January 7, 2019 / 11:23 AM / 6 months ago

Football - Turkey's banking association says will restructure club debts

ISTANBUL/ANKARA (Reuters) - Turkey’s top football clubs such as Galatasaray and Fenerbahce will have their mounting debts restructured but not written off by the country’s banking association as top tier teams have racked up more than 10 billion lira (£1.4 billion) in debt.

FILE PHOTO: Galatasaray players at Ali Sami Yen Spor Kompleksi, Istanbul, Turkey - December 11, 2018. REUTERS/Osman Orsal/File Photo

The “Big Four” clubs - which also include Besiktas and Trabzonspor - have spent heavily to attract foreign stars. Poor domestic and international results have exacerbated the debts they have amassed.

Over the weekend, Turkish media reported that state lender Ziraat Bank would restructure the debts of the 18 clubs in Turkey’s Super Lig.

However, the Turkish Banking Association (TBB) said no single bank would be transferred the debts of the clubs, and instead all banks would continue to manage their own loan risks.

“It is out the question for the debts to be erased or for there to be pricing that is out of market pricing standards in the restructuring,” the TBB said, adding that the clubs’ incomes could cover their expenditures.

Earlier on Monday, state broadcaster TRT had said the chairmen of the Turkish Football Federation, banking association and league clubs had met to discuss the terms of the restructuring at Ziraat Bank’s headquarters.

It said the clubs were asked to present their income and expense reports by the end of January to the TBB, which would help set up restructuring plans for each club, and that the TBB would evaluate a proposal for the debts to be split into five instalments.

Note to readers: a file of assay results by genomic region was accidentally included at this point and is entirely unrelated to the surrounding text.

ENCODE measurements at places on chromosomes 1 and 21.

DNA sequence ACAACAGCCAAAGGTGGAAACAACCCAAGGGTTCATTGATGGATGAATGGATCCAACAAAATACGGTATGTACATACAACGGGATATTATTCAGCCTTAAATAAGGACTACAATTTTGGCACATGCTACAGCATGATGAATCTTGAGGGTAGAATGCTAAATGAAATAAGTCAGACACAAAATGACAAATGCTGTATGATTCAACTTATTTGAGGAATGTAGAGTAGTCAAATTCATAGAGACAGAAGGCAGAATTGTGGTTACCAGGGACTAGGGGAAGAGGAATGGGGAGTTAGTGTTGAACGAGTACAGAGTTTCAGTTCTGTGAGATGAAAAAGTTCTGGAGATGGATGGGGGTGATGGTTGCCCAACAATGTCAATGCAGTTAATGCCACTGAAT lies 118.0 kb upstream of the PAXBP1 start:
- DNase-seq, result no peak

As the clubs struggle with their debts, they have started to offload valuable players to alleviate some of the financial burdens - putting the teams under more pressure on the pitch.

Fenerbahce, a regular contender for the league title in previous years, sit in 17th place with just 16 points from the first half of the season. The club has debts of nearly 4 billion lira.

Their bitter rivals and Turkish football’s most decorated club, Galatasaray, are fifth and have been eliminated from the UEFA Champions League.

The club, which says that its debt stood at 2.97 billion lira at the end of September, spent 7.5 million euros in June to sign Brazilian centre back Maicon, who has made just nine starts in the league this season.

Besiktas, who went on a spending spree that its chairman dubbed “Sacrifice” in recent years, are 2.49 billion lira in debt and lie seventh in the table.

SHARES SURGE

Like many Turkish businesses which took large foreign currency loans, clubs have also suffered from a currency crisis that saw Turkey’s lira lose almost 30 percent of its value against the dollar in 2018.

Shares of the clubs surged following the reports of the restructuring.

Shares of Istanbul giants Galatasaray, Besiktas and Fenerbahce, rose between 5 and 8 percent, while Trabzonspor shares were up more than 3 percent at 1010 GMT.

Enver Erkan, an economist at GCM Securities, said that markets had reacted positively to the reports, partly because state banks were expected to offer lower interest rates for the restructured loans.

But that would not address deep-seated problems, he said.

FILE PHOTO: Fenerbahce's Martin Skrtel reacts at Sukru Saracoglu Stadium, Istanbul, Turkey - December 3, 2018. REUTERS/Murad Sezer/File Photo

“There is a market failure, an administrative failure here,” Erkan said. Balance sheets had collapsed “through unplanned spending, by giving bad contracts to foreign players, through short-term decisions,” Erkan added.

“If you ask me, if Fenerbahce, Besiktas, Galatasaray need to go bankrupt at this point, then they should. But it appears the state has decided clubs can’t handle this on their own and deemed this necessary.”

The TFF and TBB chairman are expected to make a statement on the restructuring deal in a television interview later on Monday.

Additional reporting by Ali Kucukgocmen; Editing by Dominic Evans and Christian Radnedge

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